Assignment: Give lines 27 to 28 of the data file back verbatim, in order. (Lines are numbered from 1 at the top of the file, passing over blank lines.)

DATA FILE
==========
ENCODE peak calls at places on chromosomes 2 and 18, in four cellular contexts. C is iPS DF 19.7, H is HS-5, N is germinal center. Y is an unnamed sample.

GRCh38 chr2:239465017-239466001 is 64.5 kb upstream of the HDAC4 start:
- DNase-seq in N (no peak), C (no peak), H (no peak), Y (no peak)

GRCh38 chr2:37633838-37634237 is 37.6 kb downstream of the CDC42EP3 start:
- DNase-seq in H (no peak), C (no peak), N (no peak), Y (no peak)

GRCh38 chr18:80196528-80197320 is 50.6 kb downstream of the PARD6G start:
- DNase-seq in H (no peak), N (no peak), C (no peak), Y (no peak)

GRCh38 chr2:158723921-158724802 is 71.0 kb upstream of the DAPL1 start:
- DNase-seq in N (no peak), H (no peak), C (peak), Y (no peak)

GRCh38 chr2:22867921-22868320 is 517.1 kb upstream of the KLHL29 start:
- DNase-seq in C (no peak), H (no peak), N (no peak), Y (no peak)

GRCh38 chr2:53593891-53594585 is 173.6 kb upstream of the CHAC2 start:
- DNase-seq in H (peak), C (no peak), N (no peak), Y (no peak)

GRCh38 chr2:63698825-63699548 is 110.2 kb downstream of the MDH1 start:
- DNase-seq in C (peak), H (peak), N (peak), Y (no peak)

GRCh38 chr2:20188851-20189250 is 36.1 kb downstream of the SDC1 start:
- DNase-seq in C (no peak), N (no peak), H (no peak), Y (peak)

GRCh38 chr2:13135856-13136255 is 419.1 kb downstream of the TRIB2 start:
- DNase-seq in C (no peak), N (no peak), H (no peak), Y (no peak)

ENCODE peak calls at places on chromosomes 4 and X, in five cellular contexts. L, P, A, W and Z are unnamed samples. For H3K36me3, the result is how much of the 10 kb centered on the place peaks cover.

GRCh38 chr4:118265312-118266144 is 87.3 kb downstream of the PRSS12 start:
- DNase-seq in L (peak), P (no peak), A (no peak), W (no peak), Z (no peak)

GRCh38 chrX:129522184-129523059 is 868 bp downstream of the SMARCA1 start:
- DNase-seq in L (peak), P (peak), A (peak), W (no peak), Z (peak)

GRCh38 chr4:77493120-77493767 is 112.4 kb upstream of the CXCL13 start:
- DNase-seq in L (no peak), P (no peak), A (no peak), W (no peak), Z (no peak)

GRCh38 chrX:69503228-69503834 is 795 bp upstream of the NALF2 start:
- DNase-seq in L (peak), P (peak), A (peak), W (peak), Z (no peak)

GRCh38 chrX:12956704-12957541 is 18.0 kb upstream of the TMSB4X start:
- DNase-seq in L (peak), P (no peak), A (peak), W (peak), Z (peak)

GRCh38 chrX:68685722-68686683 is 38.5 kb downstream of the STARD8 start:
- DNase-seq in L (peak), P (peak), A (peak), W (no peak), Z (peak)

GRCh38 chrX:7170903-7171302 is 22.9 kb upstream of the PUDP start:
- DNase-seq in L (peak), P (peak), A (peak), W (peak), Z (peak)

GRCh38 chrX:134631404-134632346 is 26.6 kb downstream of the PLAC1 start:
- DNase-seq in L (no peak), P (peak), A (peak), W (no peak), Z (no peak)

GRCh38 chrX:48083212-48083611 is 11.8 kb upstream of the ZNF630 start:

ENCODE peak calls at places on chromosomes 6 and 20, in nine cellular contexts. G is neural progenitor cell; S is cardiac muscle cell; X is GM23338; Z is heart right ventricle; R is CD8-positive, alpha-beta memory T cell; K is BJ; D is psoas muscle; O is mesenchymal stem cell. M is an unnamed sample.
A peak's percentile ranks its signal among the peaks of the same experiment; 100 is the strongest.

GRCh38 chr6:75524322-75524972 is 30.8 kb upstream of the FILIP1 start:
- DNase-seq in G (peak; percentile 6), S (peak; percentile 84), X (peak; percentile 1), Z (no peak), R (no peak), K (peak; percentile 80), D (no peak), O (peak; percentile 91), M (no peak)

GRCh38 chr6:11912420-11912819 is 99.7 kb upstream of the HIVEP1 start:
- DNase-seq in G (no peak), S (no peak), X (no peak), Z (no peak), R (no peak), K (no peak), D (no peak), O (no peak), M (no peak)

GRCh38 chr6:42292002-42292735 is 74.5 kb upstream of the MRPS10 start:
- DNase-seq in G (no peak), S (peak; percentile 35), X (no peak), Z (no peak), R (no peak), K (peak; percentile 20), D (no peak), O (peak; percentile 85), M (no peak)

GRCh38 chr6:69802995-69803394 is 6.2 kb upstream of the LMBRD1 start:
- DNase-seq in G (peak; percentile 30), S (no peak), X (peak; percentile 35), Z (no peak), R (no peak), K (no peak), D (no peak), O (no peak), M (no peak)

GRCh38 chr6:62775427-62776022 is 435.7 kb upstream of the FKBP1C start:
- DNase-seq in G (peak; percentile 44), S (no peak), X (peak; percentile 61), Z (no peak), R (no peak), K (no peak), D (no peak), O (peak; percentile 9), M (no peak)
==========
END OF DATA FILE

GRCh38 chrX:69503228-69503834 is 795 bp upstream of the NALF2 start:
- DNase-seq in L (peak), P (peak), A (peak), W (peak), Z (no peak)